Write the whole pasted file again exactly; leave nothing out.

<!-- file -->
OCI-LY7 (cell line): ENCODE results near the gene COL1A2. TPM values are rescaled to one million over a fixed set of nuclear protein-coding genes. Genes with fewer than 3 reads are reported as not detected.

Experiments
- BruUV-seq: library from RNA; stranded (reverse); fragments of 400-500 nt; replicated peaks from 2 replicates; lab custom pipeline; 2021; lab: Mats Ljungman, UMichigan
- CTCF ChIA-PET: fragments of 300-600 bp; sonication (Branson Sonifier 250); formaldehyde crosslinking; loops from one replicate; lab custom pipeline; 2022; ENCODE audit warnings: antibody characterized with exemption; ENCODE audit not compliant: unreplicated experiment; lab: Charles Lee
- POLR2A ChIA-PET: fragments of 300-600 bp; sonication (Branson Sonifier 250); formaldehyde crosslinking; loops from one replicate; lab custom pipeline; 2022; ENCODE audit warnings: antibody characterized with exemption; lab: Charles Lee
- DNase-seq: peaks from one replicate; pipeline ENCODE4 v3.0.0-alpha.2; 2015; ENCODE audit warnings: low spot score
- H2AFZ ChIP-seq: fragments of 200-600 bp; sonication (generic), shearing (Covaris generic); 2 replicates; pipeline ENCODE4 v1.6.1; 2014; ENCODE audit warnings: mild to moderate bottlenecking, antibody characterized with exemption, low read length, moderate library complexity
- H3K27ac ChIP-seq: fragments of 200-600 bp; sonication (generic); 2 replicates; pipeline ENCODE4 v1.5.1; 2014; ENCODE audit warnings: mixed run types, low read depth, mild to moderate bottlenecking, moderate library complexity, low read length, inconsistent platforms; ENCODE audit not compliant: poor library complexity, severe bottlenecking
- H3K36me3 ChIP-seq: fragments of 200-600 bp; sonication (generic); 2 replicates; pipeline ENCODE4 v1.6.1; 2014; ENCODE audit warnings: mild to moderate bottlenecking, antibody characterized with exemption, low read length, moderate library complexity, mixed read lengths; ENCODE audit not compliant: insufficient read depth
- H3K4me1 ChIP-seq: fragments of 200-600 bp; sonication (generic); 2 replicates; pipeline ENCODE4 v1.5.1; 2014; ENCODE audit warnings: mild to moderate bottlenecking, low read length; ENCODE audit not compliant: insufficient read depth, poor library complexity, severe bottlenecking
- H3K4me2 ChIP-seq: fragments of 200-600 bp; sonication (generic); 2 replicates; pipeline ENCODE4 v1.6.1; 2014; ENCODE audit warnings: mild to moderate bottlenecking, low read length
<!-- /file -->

OCI-LY7 (cell line): ENCODE results near the gene COL1A2. TPM values are rescaled to one million over a fixed set of nuclear protein-coding genes. Genes with fewer than 3 reads are reported as not detected.

Experiments
- BruUV-seq: library from RNA; stranded (reverse); fragments of 400-500 nt; replicated peaks from 2 replicates; lab custom pipeline; 2021; lab: Mats Ljungman, UMichigan
- CTCF ChIA-PET: fragments of 300-600 bp; sonication (Branson Sonifier 250); formaldehyde crosslinking; loops from one replicate; lab custom pipeline; 2022; ENCODE audit warnings: antibody characterized with exemption; ENCODE audit not compliant: unreplicated experiment; lab: Charles Lee
- POLR2A ChIA-PET: fragments of 300-600 bp; sonication (Branson Sonifier 250); formaldehyde crosslinking; loops from one replicate; lab custom pipeline; 2022; ENCODE audit warnings: antibody characterized with exemption; lab: Charles Lee
- DNase-seq: peaks from one replicate; pipeline ENCODE4 v3.0.0-alpha.2; 2015; ENCODE audit warnings: low spot score
- H2AFZ ChIP-seq: fragments of 200-600 bp; sonication (generic), shearing (Covaris generic); 2 replicates; pipeline ENCODE4 v1.6.1; 2014; ENCODE audit warnings: mild to moderate bottlenecking, antibody characterized with exemption, low read length, moderate library complexity
- H3K27ac ChIP-seq: fragments of 200-600 bp; sonication (generic); 2 replicates; pipeline ENCODE4 v1.5.1; 2014; ENCODE audit warnings: mixed run types, low read depth, mild to moderate bottlenecking, moderate library complexity, low read length, inconsistent platforms; ENCODE audit not compliant: poor library complexity, severe bottlenecking
- H3K36me3 ChIP-seq: fragments of 200-600 bp; sonication (generic); 2 replicates; pipeline ENCODE4 v1.6.1; 2014; ENCODE audit warnings: mild to moderate bottlenecking, antibody characterized with exemption, low read length, moderate library complexity, mixed read lengths; ENCODE audit not compliant: insufficient read depth
- H3K4me1 ChIP-seq: fragments of 200-600 bp; sonication (generic); 2 replicates; pipeline ENCODE4 v1.5.1; 2014; ENCODE audit warnings: mild to moderate bottlenecking, low read length; ENCODE audit not compliant: insufficient read depth, poor library complexity, severe bottlenecking
- H3K4me2 ChIP-seq: fragments of 200-600 bp; sonication (generic); 2 replicates; pipeline ENCODE4 v1.6.1; 2014; ENCODE audit warnings: mild to moderate bottlenecking, low read length